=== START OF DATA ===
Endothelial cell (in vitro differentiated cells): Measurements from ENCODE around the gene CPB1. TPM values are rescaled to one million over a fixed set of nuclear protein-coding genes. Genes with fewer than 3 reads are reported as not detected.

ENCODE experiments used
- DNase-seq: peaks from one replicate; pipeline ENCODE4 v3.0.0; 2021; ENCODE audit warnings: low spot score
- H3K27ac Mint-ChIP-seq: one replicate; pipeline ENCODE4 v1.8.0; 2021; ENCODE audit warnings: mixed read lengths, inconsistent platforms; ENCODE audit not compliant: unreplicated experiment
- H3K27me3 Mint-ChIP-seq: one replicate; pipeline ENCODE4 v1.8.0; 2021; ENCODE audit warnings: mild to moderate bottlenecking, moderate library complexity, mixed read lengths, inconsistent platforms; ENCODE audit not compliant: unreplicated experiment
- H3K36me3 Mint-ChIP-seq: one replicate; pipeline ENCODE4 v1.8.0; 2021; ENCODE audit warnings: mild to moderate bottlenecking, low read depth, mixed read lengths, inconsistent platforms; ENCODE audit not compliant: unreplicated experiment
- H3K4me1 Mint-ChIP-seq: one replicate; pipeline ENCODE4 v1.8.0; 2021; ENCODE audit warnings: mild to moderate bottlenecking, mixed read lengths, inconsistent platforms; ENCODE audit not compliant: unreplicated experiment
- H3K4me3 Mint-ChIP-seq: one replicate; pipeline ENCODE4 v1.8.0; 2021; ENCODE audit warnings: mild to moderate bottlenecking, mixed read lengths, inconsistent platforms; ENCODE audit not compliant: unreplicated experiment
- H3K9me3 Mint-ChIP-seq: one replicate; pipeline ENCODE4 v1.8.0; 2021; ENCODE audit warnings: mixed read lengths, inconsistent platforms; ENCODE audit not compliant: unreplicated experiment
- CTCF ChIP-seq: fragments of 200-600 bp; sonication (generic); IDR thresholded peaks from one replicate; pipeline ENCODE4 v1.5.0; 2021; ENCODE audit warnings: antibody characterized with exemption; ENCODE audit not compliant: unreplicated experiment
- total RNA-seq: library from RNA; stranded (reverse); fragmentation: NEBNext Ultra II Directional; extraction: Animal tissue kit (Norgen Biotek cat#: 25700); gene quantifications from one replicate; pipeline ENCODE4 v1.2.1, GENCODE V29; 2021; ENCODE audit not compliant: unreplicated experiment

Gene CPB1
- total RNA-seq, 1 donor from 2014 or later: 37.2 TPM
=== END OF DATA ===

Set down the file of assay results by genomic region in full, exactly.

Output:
Endothelial cell (in vitro differentiated cells): Measurements from ENCODE around the gene CPB1. TPM values are rescaled to one million over a fixed set of nuclear protein-coding genes. Genes with fewer than 3 reads are reported as not detected.

ENCODE experiments used
- DNase-seq: peaks from one replicate; pipeline ENCODE4 v3.0.0; 2021; ENCODE audit warnings: low spot score
- H3K27ac Mint-ChIP-seq: one replicate; pipeline ENCODE4 v1.8.0; 2021; ENCODE audit warnings: mixed read lengths, inconsistent platforms; ENCODE audit not compliant: unreplicated experiment
- H3K27me3 Mint-ChIP-seq: one replicate; pipeline ENCODE4 v1.8.0; 2021; ENCODE audit warnings: mild to moderate bottlenecking, moderate library complexity, mixed read lengths, inconsistent platforms; ENCODE audit not compliant: unreplicated experiment
- H3K36me3 Mint-ChIP-seq: one replicate; pipeline ENCODE4 v1.8.0; 2021; ENCODE audit warnings: mild to moderate bottlenecking, low read depth, mixed read lengths, inconsistent platforms; ENCODE audit not compliant: unreplicated experiment
- H3K4me1 Mint-ChIP-seq: one replicate; pipeline ENCODE4 v1.8.0; 2021; ENCODE audit warnings: mild to moderate bottlenecking, mixed read lengths, inconsistent platforms; ENCODE audit not compliant: unreplicated experiment
- H3K4me3 Mint-ChIP-seq: one replicate; pipeline ENCODE4 v1.8.0; 2021; ENCODE audit warnings: mild to moderate bottlenecking, mixed read lengths, inconsistent platforms; ENCODE audit not compliant: unreplicated experiment
- H3K9me3 Mint-ChIP-seq: one replicate; pipeline ENCODE4 v1.8.0; 2021; ENCODE audit warnings: mixed read lengths, inconsistent platforms; ENCODE audit not compliant: unreplicated experiment
- CTCF ChIP-seq: fragments of 200-600 bp; sonication (generic); IDR thresholded peaks from one replicate; pipeline ENCODE4 v1.5.0; 2021; ENCODE audit warnings: antibody characterized with exemption; ENCODE audit not compliant: unreplicated experiment
- total RNA-seq: library from RNA; stranded (reverse); fragmentation: NEBNext Ultra II Directional; extraction: Animal tissue kit (Norgen Biotek cat#: 25700); gene quantifications from one replicate; pipeline ENCODE4 v1.2.1, GENCODE V29; 2021; ENCODE audit not compliant: unreplicated experiment

Gene CPB1
- total RNA-seq, 1 donor from 2014 or later: 37.2 TPM